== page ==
Military leaders seek larger-than-planned force in Europe
The Pentagon plans to maintain only two combat brigades in Europe, but officials are rethinking that strategy.
Senior U.S. military commanders in Europe are urging Pentagon leaders to keep four Army combat brigades on the continent because they believe their strategic location makes them critical to responding to situations around the world.
The Pentagon, which has dramatically scaled back the Army's presence in Europe since the end of the Cold War, plans to maintain only two combat brigades there as part of a larger effort to redeploy forces in Europe and Korea to the United States.
But continuing operations in Iraq and Afghanistan, coupled with unresolved issues in the Balkans and elsewhere, drove military commanders to propose rethinking the military's long-term strategic presence in Europe.
"These forces are positioned forward, they are globally available, they are not dedicated just to Europe," Gen. David McKiernan, commander of U.S. Army forces in Europe, said during a breakfast with reporters Thursday. "And we feel that geographic positioning gives us an advantage. They can get to certain places in the world faster."
The Army has 45,000 soldiers based in Europe, including four combat brigades and associated support units. Three of those four brigades are deployed to Iraq and Afghanistan, with the fourth preparing to return to Iraq for another tour. Of those four brigades, the two heavy brigades are expected to relocate to the United States, leaving roughly 28,000 soldiers in Europe.
McKiernan said he and Gen. Bantz Craddock, head of U.S. European Command, have proposed maintaining roughly 40,000 soldiers on the continent, including four combat brigades and necessary combat support units.
"That gives us the right capabilities for what we need to do not only today but in the future," McKiernan said.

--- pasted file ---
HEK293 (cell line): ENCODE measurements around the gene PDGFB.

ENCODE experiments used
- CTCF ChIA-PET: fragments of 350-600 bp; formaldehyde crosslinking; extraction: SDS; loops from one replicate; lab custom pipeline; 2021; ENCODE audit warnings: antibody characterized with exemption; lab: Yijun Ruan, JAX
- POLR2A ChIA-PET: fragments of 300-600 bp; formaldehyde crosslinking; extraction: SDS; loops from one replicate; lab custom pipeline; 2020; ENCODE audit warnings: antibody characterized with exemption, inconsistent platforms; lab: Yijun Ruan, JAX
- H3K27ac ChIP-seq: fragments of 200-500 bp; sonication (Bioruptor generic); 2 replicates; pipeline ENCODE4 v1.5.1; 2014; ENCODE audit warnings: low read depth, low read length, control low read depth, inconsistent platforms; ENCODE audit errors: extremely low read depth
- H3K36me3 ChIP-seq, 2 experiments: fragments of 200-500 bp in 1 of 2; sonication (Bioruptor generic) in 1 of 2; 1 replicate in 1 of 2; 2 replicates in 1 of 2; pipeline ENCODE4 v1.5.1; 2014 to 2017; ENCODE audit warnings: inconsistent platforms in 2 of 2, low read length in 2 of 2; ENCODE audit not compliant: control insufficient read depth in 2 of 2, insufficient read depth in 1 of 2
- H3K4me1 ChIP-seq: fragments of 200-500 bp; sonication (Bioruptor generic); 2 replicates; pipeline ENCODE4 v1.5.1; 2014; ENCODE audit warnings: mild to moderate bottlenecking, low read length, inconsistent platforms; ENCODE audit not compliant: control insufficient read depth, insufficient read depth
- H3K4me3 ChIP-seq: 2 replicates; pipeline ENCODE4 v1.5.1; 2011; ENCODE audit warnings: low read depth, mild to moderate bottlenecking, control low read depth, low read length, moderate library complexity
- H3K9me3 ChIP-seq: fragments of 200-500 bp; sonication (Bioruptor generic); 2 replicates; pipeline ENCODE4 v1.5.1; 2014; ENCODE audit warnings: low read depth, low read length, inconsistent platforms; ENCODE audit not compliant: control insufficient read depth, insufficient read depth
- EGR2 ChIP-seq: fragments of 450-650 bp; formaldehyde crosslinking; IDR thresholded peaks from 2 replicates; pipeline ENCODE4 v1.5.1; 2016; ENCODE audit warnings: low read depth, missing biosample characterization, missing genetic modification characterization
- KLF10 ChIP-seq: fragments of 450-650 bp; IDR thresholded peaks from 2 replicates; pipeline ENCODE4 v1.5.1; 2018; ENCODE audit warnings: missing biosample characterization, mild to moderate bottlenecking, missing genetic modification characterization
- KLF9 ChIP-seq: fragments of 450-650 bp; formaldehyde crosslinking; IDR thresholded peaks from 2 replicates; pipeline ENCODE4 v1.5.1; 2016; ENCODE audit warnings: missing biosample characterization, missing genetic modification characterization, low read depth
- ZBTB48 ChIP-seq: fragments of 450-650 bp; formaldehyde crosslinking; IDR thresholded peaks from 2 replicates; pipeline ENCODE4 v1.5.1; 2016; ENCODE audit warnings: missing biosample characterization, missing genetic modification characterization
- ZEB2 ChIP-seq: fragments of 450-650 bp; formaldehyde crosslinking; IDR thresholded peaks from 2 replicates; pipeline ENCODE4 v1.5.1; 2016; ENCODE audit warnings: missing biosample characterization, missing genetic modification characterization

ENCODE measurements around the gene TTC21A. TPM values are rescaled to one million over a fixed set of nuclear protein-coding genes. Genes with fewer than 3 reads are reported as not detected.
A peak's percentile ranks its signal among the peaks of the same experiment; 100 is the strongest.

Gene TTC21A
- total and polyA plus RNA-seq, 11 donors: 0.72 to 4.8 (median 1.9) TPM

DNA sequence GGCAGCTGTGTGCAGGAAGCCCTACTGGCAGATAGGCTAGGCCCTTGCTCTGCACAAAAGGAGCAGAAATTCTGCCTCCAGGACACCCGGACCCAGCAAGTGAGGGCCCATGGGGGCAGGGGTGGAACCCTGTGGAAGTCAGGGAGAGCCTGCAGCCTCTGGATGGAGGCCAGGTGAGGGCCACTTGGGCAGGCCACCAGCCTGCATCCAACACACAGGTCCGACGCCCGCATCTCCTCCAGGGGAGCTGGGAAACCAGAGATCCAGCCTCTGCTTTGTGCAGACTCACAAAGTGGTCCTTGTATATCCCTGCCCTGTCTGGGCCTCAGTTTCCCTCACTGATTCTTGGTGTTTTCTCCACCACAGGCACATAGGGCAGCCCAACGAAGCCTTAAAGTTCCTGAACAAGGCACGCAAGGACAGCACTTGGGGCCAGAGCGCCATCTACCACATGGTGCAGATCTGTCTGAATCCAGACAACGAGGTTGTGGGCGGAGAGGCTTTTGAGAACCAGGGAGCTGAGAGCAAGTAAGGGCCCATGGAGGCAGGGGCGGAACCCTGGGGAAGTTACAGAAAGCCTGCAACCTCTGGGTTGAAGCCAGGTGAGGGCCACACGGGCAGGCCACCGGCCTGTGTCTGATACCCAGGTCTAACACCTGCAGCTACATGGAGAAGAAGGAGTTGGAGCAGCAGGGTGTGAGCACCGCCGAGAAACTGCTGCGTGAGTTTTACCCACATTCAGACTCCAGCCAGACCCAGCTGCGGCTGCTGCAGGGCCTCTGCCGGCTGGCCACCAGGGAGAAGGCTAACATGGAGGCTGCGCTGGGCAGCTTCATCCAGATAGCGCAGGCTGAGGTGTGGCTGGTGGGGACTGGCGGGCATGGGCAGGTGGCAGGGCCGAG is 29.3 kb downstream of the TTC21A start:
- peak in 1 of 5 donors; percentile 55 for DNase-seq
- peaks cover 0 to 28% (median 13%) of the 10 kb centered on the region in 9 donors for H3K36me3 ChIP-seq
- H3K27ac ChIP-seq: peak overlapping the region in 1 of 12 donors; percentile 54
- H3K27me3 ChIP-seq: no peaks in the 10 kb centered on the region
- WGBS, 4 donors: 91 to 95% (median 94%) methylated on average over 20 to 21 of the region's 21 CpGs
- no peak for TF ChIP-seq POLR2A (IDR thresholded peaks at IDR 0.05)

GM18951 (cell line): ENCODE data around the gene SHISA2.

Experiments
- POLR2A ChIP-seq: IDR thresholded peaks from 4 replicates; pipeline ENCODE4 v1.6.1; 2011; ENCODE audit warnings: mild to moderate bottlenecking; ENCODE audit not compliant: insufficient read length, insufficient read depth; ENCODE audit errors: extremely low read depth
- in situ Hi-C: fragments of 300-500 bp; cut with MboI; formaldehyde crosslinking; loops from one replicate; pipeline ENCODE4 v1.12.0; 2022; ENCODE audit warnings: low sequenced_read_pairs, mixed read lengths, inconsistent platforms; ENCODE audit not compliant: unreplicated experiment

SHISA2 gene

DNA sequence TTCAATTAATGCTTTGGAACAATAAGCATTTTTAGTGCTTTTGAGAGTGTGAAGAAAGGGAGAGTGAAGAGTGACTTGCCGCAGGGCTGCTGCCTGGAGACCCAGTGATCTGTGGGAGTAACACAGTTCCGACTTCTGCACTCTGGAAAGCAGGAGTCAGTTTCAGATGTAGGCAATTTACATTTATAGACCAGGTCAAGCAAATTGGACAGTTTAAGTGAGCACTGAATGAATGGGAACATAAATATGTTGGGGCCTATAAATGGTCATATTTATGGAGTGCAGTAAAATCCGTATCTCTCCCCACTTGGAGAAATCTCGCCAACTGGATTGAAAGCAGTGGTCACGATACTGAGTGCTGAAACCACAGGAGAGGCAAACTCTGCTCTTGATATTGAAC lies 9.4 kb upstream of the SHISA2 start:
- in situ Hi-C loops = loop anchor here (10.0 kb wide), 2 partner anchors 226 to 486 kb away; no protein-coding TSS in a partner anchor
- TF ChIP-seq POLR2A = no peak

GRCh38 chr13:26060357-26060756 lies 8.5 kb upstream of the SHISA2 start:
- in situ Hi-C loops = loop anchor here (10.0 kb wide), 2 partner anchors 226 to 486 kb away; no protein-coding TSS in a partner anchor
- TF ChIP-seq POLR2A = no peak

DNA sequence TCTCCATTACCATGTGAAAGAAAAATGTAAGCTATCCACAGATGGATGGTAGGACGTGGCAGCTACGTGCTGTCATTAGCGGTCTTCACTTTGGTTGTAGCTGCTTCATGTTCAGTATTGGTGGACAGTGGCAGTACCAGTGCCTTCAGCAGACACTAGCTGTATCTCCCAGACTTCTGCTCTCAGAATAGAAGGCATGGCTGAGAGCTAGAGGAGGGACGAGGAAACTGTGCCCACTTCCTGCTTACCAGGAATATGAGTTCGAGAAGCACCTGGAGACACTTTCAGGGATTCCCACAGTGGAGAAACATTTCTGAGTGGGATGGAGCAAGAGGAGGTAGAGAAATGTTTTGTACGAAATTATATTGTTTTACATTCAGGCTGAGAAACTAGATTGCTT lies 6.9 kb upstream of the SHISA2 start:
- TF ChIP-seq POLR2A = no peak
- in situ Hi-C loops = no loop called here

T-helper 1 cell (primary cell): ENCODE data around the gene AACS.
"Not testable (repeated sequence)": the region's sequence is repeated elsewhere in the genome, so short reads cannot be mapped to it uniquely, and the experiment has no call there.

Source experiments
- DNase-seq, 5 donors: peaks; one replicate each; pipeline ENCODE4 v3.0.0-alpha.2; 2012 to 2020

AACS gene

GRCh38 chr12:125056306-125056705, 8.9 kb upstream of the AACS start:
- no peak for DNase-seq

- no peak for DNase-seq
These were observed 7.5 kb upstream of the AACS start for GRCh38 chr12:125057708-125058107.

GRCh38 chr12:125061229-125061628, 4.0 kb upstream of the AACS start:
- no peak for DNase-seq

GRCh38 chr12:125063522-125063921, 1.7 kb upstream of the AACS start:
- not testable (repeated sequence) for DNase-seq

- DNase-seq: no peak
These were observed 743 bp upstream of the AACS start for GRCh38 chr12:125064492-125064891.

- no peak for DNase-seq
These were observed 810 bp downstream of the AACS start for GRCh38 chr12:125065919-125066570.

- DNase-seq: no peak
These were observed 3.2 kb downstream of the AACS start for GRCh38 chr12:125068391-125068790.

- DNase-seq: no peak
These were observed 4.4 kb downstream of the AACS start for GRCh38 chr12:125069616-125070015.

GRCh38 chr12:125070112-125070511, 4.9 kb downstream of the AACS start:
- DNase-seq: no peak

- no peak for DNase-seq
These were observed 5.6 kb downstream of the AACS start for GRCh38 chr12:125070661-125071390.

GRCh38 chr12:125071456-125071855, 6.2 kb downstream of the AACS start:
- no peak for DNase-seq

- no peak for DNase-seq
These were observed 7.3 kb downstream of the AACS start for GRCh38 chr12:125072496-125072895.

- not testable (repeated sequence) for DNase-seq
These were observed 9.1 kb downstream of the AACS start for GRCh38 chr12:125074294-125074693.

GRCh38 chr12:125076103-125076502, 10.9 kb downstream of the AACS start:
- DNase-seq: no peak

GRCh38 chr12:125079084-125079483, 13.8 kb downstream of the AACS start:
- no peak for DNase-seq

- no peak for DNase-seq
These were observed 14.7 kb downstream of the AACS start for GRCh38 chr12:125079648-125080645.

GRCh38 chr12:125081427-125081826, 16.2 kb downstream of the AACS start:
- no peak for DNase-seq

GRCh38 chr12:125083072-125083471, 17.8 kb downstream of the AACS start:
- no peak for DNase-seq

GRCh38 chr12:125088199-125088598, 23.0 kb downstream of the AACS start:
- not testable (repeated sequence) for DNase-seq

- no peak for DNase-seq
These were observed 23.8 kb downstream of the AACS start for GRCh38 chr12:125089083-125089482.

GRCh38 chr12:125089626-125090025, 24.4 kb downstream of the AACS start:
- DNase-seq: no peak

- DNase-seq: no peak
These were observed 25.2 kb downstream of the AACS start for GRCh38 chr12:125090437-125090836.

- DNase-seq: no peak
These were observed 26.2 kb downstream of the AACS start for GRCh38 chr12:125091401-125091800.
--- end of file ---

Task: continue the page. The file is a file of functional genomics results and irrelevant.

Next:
The Pentagon has yet to decide on the proposal, but a congressionally mandated commission reviewed the Defense Department's overseas basing plan two years ago and raised concerns about taking all of the Army's heavy brigades out of Europe.
"We believe one heavy brigade should be kept in place for a variety of reasons that include demonstration of our commitment to [NATO], our resolve in Kosovo and elsewhere in the Balkans, and to hedge against future uncertainties regarding planned rotational units in Eastern Europe," the commission's August 2005 report said.
McKiernan did not specify the precise mix of brigades he wants to keep in Europe, but cited the need for stationing U.S. forces to monitor and potentially respond to "fault lines" on the continent, including in the Balkans.
McKiernan noted that a "resurgent Russia" provides some uncertainty. But he emphasized that he sees Russia as a coalition partner, not an adversary.
"I want to engage the Russian military; I want to train with the Russian military. I want to have personal contacts with their leaders," McKiernan said. "I want my units in Germany and Italy to develop interoperable tactics and procedures with the Russians so that if we have the opportunity to serve together again... we're ready to do it."
Aside from Russia, McKiernan emphasized the importance of training with other militaries, such as Romanian and Bulgarian forces.
"You can't do that without forces," McKiernan said. "You can't do it from back in the United States real well."
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